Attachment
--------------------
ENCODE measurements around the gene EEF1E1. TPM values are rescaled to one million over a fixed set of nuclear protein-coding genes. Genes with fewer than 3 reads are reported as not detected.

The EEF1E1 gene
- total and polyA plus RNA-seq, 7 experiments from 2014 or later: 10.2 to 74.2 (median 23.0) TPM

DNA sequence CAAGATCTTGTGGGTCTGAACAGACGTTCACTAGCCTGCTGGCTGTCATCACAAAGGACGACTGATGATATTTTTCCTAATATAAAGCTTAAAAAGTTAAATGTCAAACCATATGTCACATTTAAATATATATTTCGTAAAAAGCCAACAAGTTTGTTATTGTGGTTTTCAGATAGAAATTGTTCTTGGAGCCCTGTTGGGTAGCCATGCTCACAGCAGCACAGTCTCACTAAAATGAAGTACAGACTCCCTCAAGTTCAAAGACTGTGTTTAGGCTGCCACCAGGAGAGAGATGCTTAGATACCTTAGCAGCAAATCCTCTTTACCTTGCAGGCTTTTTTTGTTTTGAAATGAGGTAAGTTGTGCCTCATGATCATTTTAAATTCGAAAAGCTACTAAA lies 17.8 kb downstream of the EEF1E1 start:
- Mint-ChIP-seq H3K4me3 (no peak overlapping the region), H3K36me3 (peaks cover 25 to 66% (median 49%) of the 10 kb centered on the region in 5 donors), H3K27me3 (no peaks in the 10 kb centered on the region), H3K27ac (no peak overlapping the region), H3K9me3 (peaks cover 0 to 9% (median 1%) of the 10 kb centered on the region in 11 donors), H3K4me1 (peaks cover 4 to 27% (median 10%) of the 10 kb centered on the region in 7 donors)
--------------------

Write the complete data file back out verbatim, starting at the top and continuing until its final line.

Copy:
ENCODE measurements around the gene EEF1E1. TPM values are rescaled to one million over a fixed set of nuclear protein-coding genes. Genes with fewer than 3 reads are reported as not detected.

The EEF1E1 gene
- total and polyA plus RNA-seq, 7 experiments from 2014 or later: 10.2 to 74.2 (median 23.0) TPM

DNA sequence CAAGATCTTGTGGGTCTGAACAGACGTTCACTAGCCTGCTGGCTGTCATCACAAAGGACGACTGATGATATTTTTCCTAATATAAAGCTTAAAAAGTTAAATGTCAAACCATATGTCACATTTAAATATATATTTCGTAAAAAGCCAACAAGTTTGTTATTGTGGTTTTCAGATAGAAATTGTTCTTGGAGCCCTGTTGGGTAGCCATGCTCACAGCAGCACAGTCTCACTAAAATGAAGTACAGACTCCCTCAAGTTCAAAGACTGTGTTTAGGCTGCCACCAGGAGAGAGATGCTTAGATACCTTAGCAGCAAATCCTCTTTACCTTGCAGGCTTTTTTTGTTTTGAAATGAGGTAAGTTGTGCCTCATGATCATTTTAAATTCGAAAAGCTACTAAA lies 17.8 kb downstream of the EEF1E1 start:
- Mint-ChIP-seq H3K4me3 (no peak overlapping the region), H3K36me3 (peaks cover 25 to 66% (median 49%) of the 10 kb centered on the region in 5 donors), H3K27me3 (no peaks in the 10 kb centered on the region), H3K27ac (no peak overlapping the region), H3K9me3 (peaks cover 0 to 9% (median 1%) of the 10 kb centered on the region in 11 donors), H3K4me1 (peaks cover 4 to 27% (median 10%) of the 10 kb centered on the region in 7 donors)